Drug Testing During Hiring
No employer likes to hire someone who may be prone to using drugs or alcohol while at work. As a result, many private and some public employers now attempt to test prospective employees (and employees already on staff) for drug and alcohol use. These tests are not always legal, however. The following provides information on when, and whether, a drug test may be used in the pre-employment phase.
Testing and Employee Privacy
The United States Supreme Court has held that both blood and urine collection are minimally intrusive procedures which are not harmful to job applicants or employees when they are conducted in the context of an employment environment (such as where applicants or employees are required to go to a doctor's office to provide a sample) without direct observation by the tester. In other words, it may be an invasion of privacy for an employer to require a job applicant to provide a urine sample while other people are in the room watching. However, if there are concerns that an applicant will tamper with the sample, the employer may be allowed to have one other person of the same sex as the applicant present when the sample is given. It is vital that you consult with an employment law attorney before instituting any drug/alcohol testing policy for your business.
The major federal law governing the use of drugs and alcohol in the workplace is the Drug-Free Workplace Act of 1988. This Act basically states that any employer who receives federal grants or contracts must be drug-free, or it risks losing the federal funding. The Act does not, however, contain any provisions that specifically allow for workplace drug testing.
In addition to the federal Drug-Free Workplace Act, other federal laws also touch upon and concern drug use in the workplace, such the Americans with Disabilities Act (which classifies alcoholism as a protected disability) and the Family and Medical Leave Act.
Specific federal agencies or departments may also have drug-testing policies in place. For example, the Department of Transportation has regulations that require drug-testing of more than 8 million different employees, such as over-the-road truckers.
Each state has its own body of laws which concern workplace drug testing or monitoring. For example, Alaska has no mandatory drug-testing laws but does have voluntary drug-testing laws that employers must follow if they chose to conduct drug-testing of job applicants or employees.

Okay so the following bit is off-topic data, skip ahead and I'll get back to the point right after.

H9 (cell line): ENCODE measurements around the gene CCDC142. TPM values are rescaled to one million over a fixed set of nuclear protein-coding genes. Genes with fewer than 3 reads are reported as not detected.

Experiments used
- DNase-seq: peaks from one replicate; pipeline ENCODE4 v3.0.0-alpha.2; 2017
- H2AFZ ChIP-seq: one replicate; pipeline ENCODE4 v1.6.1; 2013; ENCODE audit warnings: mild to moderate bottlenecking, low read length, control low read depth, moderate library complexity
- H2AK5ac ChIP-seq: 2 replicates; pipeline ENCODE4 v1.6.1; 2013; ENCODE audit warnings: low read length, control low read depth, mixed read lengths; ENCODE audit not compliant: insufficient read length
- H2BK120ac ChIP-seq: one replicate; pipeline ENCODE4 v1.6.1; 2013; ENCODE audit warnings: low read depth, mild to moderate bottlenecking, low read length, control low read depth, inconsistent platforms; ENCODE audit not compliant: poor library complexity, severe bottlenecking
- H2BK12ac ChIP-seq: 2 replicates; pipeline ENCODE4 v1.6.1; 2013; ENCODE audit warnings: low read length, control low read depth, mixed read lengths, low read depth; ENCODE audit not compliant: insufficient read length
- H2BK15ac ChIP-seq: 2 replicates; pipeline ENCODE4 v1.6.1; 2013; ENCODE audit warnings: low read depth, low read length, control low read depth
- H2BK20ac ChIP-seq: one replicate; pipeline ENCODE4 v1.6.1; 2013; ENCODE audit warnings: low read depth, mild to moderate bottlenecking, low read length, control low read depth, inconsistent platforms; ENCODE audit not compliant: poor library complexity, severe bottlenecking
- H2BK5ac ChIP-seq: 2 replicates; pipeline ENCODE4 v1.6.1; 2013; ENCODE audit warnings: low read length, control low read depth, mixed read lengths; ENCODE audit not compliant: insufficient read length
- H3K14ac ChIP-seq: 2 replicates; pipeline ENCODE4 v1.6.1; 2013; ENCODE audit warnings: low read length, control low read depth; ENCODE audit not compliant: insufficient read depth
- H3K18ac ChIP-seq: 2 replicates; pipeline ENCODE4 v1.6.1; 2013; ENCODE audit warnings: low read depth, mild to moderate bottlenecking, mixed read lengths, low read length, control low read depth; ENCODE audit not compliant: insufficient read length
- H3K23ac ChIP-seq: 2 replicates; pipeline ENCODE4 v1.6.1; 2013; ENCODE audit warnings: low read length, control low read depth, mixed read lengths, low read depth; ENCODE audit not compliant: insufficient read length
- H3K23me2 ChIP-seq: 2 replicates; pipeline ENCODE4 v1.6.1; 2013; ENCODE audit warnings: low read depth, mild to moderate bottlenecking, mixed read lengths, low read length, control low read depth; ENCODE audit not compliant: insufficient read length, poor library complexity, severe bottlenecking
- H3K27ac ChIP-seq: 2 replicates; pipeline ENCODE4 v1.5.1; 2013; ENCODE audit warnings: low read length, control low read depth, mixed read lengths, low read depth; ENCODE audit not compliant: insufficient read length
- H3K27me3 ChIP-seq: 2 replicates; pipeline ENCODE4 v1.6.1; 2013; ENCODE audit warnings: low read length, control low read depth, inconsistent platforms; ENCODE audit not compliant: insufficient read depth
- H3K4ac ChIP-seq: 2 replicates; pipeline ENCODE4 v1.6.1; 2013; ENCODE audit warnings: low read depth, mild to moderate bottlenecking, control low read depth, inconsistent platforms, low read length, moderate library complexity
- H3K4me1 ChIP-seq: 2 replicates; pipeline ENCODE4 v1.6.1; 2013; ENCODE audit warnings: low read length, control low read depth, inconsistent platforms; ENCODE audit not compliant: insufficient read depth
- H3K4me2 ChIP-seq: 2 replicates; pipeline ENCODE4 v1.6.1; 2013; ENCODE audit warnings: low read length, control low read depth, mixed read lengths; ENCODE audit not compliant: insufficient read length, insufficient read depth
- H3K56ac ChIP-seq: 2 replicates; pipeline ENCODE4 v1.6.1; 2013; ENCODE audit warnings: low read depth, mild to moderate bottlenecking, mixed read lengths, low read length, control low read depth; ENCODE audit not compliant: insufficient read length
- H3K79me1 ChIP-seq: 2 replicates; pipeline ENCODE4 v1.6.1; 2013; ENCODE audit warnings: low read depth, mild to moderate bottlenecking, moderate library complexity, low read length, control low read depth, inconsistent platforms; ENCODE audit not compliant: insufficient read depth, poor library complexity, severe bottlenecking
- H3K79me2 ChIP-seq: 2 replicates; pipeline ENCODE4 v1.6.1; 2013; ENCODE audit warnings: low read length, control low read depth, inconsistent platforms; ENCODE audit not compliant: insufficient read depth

In many states, employers have the legal right to test job applicants for drugs or alcohol provided the applicants know that the testing is part of the interview process for all employees.
In most situations, the testing cannot be conducted until the applicant has been offered a position.
An employer may face legal difficulties if it chooses to test only certain applicants for a position. In other words, an employer cannot pick and chose (based upon educational experience, demeanor, looks, or any other characteristic) which applicants it will test for drugs or alcohol. The employer must treat all applicants for the same job in a similar manner.
What Types of Tests are Permissible?
Most state statutes also limit the type of testing that may be performed, whether it be through urine, breath, blood, or hair.
Note: Hair testing is the newest method of drug testing and can accurately test for drug use within the previous 90 days, according to its proponents. Urine testing, on the other hand, generally only provides accurate results for the previous five-day period.
If an employer tests an applicant in a covert manner, without the applicant's knowledge or consent, the employer can face serious legal difficulties. For example, an employer may not pick up stray pieces of hair that an applicant inadvertently left on a chair during the interview and test them for drugs unless the applicant knows the employer is doing so.
State statutes may also set forth the particular company or laboratory that must perform the actual testing. In recent cases, for example, state courts have held that employees who tested positive for drug use were nonetheless wrongfully discharged if the testing was not completed by an "approved" laboratory.
If an applicant or employee tests positive for drugs or alcohol, some state statutes allow for the employer to re-test that applicant or employee at the expense of the employee.
Reporting Testing Results
Under many state laws, an employer is required to exercise discretion in reporting positive test results. For instance, the law might provide that only those individuals who are on a need-to-know-basis should be told of the positive result. The result should not, obviously, be posted on the lunchroom bulletin board.
Legal Considerations When Establishing a Drug-Testing Policy
* Employers who plan on conducting drug testing should, before the first test is ordered, establish a written policy governing when the testing will take place and how it will be performed. Having this information in place may help resolve any questions that arise in the future as to whether a particular test should be conducted, or whether it was conducted properly.
* Employers should also establish what type of drugs will be tested for. For example, the employer may only wish to test for cocaine, or may also wish to test for opiates, amphetamines, and the other drugs for which testing is available.
* Employers should also develop a written policy concerning what will happen to an applicant who tests positive for drug use. This type of planning can alleviate future issues concerning how applicants with positive results are handled. For many employers, positive results may mean that those applicants will automatically not be hired. Other employers may wish to give applicants a second chance or may, if such applicants are hired, ask that they participate in employer-sponsored drug or alcohol counseling as a condition of their employment.